ELECTION 2018 | Democrats win all statewide offices

 Colorado attorney general candidate Phil Weiser and his wife, Dr. Heidi Wald, take the stage after the Democrat declared victory in the AG's race at a Denver hotel on Nov. 6, 2018.

Attorney General Phil Weiser submitted an amended budget request Tuesday to the Joint Budget Committee, seeking additional funds for staff salaries, to combat the state's opioid epidemic and to set up an energy advisory unit to guide local governments on energy development.

“Budget is policy," said Weiser in a letter to the JBC. "Whether fighting the opioid epidemic, protecting the public health, safety and environment, or handling some of the most complex and demanding civil and criminal cases in the state, each of these requests is critical to the Department’s ability to protect and serve the people of Colorado."

The department's initial request was for $88.8 million. Weiser's amended request seeks an additional $4.7 million, including:

• $2.1 million for additional salaries "to better position the Department of Law to retain and recruit top legal staff."

• $535,820 in 2019-20 and $565,607 for the following year to bolster the AG's efforts to manage current and future litigation involving the opioid epidemic, improper prescriptions and deceptive sales practices by drug companies.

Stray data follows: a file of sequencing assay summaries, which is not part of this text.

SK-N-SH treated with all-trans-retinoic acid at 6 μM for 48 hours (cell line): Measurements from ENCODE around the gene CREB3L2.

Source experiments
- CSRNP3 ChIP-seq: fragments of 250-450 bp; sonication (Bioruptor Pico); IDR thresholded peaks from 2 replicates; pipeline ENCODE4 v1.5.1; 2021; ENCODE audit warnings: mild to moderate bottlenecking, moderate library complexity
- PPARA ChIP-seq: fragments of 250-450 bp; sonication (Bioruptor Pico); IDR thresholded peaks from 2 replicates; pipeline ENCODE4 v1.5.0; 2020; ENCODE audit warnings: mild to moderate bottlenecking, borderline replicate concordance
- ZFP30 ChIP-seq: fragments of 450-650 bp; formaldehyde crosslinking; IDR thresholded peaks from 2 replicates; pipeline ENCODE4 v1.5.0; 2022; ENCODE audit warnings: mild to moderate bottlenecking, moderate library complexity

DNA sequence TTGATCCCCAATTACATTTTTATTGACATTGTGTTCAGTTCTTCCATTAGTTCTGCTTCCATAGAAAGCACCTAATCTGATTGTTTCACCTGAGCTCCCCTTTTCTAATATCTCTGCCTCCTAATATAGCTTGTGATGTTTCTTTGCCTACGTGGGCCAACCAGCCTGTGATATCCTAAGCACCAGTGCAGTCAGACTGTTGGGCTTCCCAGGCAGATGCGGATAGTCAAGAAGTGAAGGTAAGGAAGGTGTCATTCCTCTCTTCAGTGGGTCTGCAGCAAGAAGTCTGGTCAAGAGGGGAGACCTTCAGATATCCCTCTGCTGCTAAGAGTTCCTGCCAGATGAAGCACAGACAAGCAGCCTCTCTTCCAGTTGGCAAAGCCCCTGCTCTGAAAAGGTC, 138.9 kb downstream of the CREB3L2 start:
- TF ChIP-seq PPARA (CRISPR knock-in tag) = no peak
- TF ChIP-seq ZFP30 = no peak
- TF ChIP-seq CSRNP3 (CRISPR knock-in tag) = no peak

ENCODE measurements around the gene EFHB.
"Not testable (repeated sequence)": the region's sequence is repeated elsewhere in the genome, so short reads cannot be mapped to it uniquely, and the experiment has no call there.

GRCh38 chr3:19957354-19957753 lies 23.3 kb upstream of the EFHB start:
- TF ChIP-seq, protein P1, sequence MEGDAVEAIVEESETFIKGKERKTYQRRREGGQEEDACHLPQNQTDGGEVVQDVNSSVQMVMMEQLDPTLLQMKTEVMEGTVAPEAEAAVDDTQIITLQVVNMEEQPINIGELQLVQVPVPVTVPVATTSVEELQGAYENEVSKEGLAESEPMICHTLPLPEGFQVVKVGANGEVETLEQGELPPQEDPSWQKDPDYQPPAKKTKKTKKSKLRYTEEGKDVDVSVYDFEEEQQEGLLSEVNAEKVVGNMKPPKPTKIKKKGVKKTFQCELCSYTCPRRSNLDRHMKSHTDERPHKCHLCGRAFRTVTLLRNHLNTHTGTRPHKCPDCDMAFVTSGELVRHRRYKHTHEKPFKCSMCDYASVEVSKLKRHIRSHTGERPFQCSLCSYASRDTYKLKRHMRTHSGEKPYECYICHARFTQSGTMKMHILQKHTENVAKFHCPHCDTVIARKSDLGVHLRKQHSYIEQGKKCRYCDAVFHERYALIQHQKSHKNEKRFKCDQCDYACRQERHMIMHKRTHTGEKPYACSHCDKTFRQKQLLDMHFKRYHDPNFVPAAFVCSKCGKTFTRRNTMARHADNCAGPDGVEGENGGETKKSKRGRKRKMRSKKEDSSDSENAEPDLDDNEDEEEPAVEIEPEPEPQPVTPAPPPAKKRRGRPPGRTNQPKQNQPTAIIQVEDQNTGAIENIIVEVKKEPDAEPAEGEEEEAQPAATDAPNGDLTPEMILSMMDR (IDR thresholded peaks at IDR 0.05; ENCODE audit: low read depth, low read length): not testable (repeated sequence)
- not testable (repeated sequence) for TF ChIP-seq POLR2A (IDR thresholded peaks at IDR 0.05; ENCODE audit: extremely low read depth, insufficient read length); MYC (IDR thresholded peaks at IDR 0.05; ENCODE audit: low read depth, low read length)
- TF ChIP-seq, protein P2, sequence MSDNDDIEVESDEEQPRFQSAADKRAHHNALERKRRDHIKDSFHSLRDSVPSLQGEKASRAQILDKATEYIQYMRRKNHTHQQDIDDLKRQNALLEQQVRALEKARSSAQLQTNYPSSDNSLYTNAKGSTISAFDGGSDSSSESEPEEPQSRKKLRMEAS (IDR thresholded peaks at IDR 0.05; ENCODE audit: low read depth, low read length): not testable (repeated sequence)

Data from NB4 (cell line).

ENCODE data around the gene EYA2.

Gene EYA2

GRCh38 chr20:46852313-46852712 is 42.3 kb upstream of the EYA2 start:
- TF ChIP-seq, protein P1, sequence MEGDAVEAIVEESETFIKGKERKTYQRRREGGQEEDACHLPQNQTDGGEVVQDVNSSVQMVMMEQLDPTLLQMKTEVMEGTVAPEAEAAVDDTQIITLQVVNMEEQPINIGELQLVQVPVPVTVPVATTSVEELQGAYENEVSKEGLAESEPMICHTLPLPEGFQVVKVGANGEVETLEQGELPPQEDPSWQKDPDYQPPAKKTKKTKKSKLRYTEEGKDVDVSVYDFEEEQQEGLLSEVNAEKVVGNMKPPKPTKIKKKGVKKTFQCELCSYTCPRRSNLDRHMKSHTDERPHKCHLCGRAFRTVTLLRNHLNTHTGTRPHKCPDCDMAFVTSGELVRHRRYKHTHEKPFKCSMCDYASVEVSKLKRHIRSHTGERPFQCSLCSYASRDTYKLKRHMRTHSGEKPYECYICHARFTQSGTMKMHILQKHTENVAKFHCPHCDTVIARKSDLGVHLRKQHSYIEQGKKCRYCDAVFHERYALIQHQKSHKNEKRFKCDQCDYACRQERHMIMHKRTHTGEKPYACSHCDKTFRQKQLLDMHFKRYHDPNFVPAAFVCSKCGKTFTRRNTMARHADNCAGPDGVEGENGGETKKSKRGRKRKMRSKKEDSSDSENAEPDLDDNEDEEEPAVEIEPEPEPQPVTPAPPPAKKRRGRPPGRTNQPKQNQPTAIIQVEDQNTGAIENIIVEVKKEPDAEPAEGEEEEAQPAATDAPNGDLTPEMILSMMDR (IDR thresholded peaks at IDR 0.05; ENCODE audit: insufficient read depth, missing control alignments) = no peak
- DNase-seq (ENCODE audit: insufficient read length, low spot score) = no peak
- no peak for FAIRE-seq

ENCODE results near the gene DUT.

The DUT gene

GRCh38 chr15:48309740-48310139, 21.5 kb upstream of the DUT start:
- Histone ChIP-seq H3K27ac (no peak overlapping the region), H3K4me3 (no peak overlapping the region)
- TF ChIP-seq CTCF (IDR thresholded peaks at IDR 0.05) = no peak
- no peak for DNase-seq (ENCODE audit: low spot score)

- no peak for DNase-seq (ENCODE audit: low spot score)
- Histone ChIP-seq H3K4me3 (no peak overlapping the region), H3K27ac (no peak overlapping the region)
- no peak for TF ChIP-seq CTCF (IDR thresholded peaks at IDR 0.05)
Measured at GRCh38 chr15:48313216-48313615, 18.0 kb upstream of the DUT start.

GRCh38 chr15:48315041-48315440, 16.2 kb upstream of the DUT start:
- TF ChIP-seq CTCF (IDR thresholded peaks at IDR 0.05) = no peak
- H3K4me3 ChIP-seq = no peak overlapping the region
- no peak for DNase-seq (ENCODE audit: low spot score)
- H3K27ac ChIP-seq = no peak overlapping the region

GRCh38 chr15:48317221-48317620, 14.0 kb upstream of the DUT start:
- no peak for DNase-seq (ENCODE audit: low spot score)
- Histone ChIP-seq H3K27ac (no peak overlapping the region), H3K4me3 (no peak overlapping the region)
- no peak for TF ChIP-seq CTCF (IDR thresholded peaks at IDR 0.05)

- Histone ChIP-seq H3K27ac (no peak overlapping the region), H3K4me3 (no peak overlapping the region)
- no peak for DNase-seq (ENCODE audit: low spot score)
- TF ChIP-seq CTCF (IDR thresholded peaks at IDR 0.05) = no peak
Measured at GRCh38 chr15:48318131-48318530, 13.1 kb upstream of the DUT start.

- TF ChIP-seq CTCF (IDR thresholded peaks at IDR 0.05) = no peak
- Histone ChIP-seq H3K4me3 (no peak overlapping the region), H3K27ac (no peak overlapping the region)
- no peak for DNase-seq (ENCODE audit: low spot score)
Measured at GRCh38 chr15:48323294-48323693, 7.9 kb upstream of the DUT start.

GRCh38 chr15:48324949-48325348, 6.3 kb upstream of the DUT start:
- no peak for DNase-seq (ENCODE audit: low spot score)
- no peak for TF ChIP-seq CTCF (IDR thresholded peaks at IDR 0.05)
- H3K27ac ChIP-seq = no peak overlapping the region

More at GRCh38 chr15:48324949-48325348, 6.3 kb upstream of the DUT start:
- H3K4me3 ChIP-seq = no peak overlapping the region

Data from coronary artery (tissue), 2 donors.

• $388,429 in 2019-20 and $412,873 in 2020-21 to establish an Energy Advisory Unit "to provide technical assistance and guidance on best practices to local governments regarding energy development."

Weiser also wants more staff "to keep pace with the quantity and complexity of the criminal appellate case backlog," as well as additional dollars for water law-related legal services.

Weiser, a Democrat, is also proposing the resurrection of a "Conviction Integrity Unit" to help district attorneys review past convictions and identify possible cases of wrongful conviction. Similar units have recently been established in Boulder by District Attorney Michael Dougherty, Weiser's former primary opponent, and in the 18th Judicial District by George Brauchler, the Republican Weiser defeated in last year's election. Weiser's predecessor, Republican Cynthia Coffman, eliminated the unit at the attorney general's office in 2014.

Weiser spokesman Lawrence Pacheco told Colorado Politics that the energy unit will advise local governments about permitting and surface rights issues, for example, when the governments are dealing with oil and gas companies.

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